Be Intentional About Legacy

by Ken Canfield, Ph.D.

How do you want to be remembered, dad? What are you leaving behind for future generations?

I have two examples of legacy and then some questions to ask yourself as you consider the legacy you’re creating with your family.

First is Gary. He was driving home after working late when another vehicle crossed the center line, and in a moment his life ended, leaving a wife, two sons and two daughters to grieve and remember their dad.

Sometime after his death, Gary’s wife Ann told me story after story of his commitment to his children. This man left a powerful, memorable legacy that future generations will honor, and I was struck by three qualities as Ann described Gary’s commitment to fathering:

He had fun with his kids.

Humor was a big part of his fathering. He had the ability to not take himself too seriously, and he loved engaging and challenging his children in playful ways. The kids had plenty of memories laughing with their dad; his sense of humor brought a lot of light to their lives.

He was a hard worker.

He took seriously his role as a provider and set an example of integrity in his work ethic. Ann said the kids already showed signs of adopting that same approach in their lives.

Though he worked hard, it was important to him to be engaged at home.

Gary devoted lots of unstructured time to his kids, being available to meet a need or just have fun. He had a long commute to work, but he made a commitment to adjust his schedule and drive that distance—even if it was late at night—because he wanted to sleep in his own bed and see his children when he arrived home, or eat breakfast with them in the morning. He took every opportunity to be present with his kids.

My second example is about a dad named Leonard, the father of hall-of-fame second baseman Joe Morgan. Some years ago, after his dad died, Joe wrote a tribute that mentioned ways his father had transmitted values. Here’s some of what he wrote:

[My father] taught me how to be a man. He taught me responsibility. I inherited a great work ethic, and he taught me what it meant to be a Morgan. Sometimes I hear people say that their dad was their best friend. My father wasn’t my best friend—he was my dad. My friends didn’t teach me these life lessons, my dad did. Moreover, he always took time to tell each of his children that he loved us. And my dad and I would take time to say we loved each other.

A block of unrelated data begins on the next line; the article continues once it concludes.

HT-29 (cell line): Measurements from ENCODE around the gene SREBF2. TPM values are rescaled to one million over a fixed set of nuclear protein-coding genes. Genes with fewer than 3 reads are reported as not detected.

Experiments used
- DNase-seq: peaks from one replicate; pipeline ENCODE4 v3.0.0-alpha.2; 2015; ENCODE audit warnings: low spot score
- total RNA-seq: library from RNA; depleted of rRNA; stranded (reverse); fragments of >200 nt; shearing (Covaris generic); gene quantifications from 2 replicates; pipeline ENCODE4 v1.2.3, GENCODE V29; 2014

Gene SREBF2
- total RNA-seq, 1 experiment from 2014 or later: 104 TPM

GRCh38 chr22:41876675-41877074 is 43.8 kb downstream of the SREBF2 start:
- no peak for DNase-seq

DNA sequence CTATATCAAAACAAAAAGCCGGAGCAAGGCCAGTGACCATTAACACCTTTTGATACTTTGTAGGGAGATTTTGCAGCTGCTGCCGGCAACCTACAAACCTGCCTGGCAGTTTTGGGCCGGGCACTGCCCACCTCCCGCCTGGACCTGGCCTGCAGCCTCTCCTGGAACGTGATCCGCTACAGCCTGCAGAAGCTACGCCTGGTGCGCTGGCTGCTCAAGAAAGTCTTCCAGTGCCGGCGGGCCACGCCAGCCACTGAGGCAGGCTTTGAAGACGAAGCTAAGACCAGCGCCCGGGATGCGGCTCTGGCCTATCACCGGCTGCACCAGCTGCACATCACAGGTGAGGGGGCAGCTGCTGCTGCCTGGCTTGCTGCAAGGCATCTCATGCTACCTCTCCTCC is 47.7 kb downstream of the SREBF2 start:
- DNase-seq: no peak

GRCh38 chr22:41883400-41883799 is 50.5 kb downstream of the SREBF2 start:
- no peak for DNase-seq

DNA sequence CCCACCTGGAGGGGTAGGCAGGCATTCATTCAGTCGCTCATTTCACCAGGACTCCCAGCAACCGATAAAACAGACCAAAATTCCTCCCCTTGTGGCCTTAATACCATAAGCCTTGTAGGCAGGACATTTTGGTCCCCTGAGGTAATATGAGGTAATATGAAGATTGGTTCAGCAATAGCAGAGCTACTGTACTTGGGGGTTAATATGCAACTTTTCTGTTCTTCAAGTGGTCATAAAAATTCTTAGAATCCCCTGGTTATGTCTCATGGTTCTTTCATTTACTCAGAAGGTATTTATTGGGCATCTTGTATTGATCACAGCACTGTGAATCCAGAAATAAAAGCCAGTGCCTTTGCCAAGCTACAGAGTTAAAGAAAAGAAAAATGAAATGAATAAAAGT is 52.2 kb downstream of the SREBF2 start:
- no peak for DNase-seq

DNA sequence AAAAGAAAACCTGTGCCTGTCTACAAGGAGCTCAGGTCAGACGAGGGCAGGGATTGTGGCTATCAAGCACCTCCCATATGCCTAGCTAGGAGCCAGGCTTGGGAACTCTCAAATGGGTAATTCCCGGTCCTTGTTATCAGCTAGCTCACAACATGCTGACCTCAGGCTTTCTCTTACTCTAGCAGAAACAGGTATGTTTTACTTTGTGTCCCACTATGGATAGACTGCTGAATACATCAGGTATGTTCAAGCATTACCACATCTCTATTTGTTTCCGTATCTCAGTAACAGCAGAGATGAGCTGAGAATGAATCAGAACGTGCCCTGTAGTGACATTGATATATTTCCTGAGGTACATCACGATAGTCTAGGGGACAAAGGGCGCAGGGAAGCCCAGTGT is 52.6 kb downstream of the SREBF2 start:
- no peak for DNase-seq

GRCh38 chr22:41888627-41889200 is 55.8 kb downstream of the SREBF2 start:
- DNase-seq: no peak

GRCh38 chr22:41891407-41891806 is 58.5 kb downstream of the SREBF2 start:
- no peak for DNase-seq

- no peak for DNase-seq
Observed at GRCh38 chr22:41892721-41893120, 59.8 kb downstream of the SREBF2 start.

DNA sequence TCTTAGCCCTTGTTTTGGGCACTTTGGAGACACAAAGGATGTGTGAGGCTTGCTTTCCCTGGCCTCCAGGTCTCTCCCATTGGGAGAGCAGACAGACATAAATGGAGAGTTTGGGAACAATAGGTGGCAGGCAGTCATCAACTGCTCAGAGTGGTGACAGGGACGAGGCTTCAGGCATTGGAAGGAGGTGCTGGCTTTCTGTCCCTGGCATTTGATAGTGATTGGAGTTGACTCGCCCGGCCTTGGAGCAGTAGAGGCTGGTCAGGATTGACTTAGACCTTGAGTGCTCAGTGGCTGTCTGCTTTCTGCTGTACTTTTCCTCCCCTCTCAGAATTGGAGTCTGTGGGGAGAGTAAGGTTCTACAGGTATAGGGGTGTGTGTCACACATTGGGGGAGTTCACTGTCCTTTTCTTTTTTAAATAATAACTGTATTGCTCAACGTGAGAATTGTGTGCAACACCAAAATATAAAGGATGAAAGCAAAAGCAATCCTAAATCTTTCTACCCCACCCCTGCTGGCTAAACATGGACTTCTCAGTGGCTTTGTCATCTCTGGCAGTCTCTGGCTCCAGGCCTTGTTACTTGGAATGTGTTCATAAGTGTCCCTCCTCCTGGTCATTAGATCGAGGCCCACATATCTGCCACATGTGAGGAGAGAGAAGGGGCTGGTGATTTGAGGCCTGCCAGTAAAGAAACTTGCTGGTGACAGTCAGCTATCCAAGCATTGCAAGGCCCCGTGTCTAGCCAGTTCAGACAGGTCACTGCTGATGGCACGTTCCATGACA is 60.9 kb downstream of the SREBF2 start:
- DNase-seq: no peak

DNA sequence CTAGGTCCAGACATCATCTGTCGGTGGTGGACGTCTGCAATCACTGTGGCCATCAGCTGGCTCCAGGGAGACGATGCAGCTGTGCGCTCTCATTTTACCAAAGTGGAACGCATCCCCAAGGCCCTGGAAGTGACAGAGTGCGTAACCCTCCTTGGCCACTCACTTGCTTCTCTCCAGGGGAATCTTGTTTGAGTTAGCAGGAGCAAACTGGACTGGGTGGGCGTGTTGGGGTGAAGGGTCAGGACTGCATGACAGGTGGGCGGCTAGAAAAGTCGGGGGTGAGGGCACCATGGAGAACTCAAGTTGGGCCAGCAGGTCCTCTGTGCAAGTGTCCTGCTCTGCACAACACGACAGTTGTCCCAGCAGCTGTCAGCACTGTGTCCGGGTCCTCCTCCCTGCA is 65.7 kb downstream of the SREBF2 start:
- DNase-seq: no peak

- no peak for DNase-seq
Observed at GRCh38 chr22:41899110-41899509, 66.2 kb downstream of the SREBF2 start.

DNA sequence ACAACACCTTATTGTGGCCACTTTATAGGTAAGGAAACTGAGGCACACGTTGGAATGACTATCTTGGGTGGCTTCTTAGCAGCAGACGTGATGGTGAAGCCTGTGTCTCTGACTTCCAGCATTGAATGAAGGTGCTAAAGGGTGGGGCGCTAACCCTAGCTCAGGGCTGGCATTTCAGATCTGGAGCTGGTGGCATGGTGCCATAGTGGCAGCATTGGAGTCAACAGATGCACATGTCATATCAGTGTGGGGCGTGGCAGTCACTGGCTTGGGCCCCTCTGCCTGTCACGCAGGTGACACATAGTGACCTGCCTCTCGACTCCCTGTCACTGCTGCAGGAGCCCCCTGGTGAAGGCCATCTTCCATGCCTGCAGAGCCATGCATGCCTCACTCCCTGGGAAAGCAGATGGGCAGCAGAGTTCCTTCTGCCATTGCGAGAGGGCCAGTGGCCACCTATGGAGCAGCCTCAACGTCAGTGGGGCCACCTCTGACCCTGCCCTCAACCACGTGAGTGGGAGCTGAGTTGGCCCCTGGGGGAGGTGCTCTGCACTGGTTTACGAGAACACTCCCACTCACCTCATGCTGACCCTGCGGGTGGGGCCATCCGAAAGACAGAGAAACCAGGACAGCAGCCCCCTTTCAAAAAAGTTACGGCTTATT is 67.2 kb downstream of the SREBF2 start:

Dads, leaving a legacy is about thinking beyond today, but being purposeful about today. It’s realizing that your actions, your habits, and the investments you make in your children will likely have an impact for many years to come, even when you become a grandfather, and even after you’re gone.

Researchers will tell you that the process of transferring a legacy of healthy values and positive ideals to your children and grandchildren is critical for family and societal well-being. So here are three questions all fathers would be wise to ponder as we consider our legacy:

1. What values are you seeking to transmit?

A fundamental role of fathers is to establish values that will help sons and daughters succeed in their own families some day.

2. How are you helping your children make a successful transition to adulthood?

Fathers play a pivotal role in supporting and helping their children implement their goals and dreams and, later, help them transition into adult members of society.

3. Is your fathering transformational?

How is your relationship impacting their lives? Is it transformational? Are you making a lasting difference?

So, dad, how do you want to be remembered? As a hard worker? A humorous dad? Someone who taught life lessons? A dad who easily said, “I love you” to his kids?

You may or may not choose those same qualities, but I urge you to be intentional about leaving a transformational legacy for your children and grandchildren. Spend time thinking about those three questions above. Identify the values and qualities you want to be part of your legacy, and focus on them. Keep them in front of you constantly, and do something every day to build that legacy. Starting today.

Are you intentional about leaving a strong legacy? What would you like to change about the legacy you’re building? Share your ideas with other dads and be encouraged on our Facebook page.

Action Points & Questions for Reflection and Discussion:

  • How do you want to be remembered when you are gone? What qualities or virtues come to mind? Are you currently living them out on a daily basis?
  • Imagine your funeral, whether in the near future or many years from now. What would people say about you? If your kids got up to talk, what would they say?
  • Do your kids consider you a “fun” dad? Plan some activities that will bring more laughter to your time together.
  • Sit down with your kids’ mother or someone else who knows you well and talk about the top 5 values you want to transmit to your children, and how you can build them into your life.
  • Plan a one-on-one outing or “daddy date” with each of your kids in the next month, simply to spend time together and invest in that relationship.

Watch the replay of the Fathering Breakthrough Event

Join Dr. Ken Canfield and a handful of friends and partners as we give an update about our efforts to inspire and equip fathers all over the world.

There may be no more important work than turning the hearts of fathers to their children, and that’s what this is all about. We’re seeking to repair, rebuild and restore effective fathering for the benefit of children and families everywhere.